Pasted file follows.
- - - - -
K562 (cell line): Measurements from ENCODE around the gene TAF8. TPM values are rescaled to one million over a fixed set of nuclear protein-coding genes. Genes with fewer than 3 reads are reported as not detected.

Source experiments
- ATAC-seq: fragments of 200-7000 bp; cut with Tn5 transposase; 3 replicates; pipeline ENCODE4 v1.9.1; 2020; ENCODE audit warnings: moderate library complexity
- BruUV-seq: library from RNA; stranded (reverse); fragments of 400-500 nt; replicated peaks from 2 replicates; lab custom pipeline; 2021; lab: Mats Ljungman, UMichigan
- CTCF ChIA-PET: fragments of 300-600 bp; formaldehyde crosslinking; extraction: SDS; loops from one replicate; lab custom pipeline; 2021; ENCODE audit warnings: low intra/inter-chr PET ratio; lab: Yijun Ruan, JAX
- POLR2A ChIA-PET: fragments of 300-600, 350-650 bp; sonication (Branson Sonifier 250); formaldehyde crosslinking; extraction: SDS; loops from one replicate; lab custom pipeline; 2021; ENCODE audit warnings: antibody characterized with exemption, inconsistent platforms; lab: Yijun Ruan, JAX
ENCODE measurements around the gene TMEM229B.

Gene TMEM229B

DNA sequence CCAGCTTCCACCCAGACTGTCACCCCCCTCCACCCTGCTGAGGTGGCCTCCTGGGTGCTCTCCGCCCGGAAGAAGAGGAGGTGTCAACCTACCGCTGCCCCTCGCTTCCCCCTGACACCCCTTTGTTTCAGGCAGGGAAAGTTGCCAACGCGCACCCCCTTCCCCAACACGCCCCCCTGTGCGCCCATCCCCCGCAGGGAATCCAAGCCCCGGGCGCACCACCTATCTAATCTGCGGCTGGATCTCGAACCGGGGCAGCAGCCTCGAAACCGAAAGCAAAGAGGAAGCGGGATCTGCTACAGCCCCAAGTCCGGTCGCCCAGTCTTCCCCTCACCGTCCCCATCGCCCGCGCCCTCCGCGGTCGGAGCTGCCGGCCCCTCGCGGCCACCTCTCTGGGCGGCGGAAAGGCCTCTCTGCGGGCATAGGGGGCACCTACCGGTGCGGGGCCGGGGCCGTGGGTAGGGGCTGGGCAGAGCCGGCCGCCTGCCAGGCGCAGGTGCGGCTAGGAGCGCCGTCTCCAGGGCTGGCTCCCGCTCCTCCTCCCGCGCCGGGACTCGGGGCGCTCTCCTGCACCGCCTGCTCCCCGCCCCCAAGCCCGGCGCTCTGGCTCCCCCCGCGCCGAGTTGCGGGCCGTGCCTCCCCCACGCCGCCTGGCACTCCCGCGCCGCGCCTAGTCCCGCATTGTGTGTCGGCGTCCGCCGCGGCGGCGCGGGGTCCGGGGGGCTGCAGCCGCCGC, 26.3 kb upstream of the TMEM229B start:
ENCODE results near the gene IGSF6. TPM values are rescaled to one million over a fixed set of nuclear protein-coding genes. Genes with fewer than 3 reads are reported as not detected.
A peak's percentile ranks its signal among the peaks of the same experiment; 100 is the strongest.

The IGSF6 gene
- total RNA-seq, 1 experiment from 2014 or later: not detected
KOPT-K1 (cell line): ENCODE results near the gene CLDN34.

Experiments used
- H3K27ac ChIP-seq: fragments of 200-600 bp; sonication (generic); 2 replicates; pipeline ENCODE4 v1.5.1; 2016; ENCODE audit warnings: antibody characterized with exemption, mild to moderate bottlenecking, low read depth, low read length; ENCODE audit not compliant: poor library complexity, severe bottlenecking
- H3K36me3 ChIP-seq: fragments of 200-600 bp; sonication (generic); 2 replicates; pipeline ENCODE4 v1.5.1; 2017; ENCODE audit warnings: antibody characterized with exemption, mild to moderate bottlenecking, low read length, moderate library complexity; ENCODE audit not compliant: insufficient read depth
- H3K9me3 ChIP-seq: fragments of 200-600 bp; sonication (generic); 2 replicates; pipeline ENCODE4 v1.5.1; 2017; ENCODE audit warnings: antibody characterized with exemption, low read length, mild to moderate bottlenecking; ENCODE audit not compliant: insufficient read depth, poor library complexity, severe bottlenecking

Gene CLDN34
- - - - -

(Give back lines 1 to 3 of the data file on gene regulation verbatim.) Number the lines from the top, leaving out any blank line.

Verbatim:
K562 (cell line): Measurements from ENCODE around the gene TAF8. TPM values are rescaled to one million over a fixed set of nuclear protein-coding genes. Genes with fewer than 3 reads are reported as not detected.

Source experiments
- ATAC-seq: fragments of 200-7000 bp; cut with Tn5 transposase; 3 replicates; pipeline ENCODE4 v1.9.1; 2020; ENCODE audit warnings: moderate library complexity